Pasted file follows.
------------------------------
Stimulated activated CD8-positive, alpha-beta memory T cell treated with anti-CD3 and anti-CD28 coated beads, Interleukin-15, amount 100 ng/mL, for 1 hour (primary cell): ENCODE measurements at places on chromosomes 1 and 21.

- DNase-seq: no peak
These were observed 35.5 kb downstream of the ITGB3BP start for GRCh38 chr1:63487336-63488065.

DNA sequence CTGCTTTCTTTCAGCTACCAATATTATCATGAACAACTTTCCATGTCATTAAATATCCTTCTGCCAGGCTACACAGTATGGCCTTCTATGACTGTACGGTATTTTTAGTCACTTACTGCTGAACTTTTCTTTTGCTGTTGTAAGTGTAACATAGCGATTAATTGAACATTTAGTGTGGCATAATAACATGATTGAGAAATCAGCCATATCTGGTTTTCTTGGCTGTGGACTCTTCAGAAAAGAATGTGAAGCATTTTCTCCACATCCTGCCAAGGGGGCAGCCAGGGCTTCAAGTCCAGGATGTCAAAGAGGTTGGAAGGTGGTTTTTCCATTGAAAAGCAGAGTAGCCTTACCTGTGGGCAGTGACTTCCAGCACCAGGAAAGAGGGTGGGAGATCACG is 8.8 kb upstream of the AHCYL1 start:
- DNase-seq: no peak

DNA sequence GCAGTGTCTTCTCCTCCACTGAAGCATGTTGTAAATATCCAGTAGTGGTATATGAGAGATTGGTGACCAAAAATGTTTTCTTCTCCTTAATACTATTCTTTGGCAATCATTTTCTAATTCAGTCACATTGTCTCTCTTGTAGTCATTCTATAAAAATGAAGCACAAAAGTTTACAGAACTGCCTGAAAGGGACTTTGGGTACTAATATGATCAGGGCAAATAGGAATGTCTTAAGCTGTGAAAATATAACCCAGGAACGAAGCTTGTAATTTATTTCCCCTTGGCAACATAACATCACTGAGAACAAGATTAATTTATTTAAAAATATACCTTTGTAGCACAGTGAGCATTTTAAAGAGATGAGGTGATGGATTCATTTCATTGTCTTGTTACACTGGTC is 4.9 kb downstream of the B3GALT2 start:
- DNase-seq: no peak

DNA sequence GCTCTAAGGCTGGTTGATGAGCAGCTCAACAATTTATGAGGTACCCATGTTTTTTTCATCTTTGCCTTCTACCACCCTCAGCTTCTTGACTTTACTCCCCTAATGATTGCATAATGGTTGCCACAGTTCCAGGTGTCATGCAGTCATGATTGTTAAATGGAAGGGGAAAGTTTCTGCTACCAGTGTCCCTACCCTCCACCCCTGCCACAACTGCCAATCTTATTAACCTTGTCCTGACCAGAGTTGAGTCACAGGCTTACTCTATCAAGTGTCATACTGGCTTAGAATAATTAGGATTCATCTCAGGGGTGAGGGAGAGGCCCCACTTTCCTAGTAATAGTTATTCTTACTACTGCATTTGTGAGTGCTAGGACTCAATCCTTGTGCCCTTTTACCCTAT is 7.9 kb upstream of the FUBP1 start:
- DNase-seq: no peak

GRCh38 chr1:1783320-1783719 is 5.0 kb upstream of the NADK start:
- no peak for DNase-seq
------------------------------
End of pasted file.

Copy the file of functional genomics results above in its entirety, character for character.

Stimulated activated CD8-positive, alpha-beta memory T cell treated with anti-CD3 and anti-CD28 coated beads, Interleukin-15, amount 100 ng/mL, for 1 hour (primary cell): ENCODE measurements at places on chromosomes 1 and 21.

- DNase-seq: no peak
These were observed 35.5 kb downstream of the ITGB3BP start for GRCh38 chr1:63487336-63488065.

DNA sequence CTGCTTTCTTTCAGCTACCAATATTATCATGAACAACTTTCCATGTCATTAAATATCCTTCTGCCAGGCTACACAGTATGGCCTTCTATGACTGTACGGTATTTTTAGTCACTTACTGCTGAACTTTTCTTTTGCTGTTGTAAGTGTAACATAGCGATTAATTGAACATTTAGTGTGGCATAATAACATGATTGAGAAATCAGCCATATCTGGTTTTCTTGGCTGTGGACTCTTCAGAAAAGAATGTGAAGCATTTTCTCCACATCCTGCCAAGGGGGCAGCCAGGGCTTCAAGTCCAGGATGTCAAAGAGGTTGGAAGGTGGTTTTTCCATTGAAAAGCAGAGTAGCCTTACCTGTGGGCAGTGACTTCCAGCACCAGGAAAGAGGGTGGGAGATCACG is 8.8 kb upstream of the AHCYL1 start:
- DNase-seq: no peak

DNA sequence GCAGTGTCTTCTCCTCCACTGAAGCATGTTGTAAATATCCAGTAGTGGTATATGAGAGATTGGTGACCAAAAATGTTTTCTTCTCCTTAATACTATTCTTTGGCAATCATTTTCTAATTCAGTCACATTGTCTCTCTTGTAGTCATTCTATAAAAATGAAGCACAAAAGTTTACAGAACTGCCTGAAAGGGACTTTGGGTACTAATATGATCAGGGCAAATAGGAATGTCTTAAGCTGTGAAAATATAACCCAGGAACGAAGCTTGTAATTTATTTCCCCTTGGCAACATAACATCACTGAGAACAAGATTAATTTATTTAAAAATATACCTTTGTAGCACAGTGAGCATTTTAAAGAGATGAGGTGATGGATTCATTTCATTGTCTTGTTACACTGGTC is 4.9 kb downstream of the B3GALT2 start:
- DNase-seq: no peak

DNA sequence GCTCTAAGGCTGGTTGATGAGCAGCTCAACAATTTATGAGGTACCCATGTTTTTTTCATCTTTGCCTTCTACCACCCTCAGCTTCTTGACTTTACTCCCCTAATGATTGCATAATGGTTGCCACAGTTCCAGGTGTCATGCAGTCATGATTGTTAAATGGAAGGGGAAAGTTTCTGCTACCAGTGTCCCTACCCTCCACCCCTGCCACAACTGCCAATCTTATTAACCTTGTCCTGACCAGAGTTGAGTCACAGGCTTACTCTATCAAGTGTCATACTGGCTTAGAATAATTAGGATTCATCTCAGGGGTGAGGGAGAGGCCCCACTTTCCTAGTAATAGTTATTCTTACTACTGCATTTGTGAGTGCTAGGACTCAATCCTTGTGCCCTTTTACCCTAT is 7.9 kb upstream of the FUBP1 start:
- DNase-seq: no peak

GRCh38 chr1:1783320-1783719 is 5.0 kb upstream of the NADK start:
- no peak for DNase-seq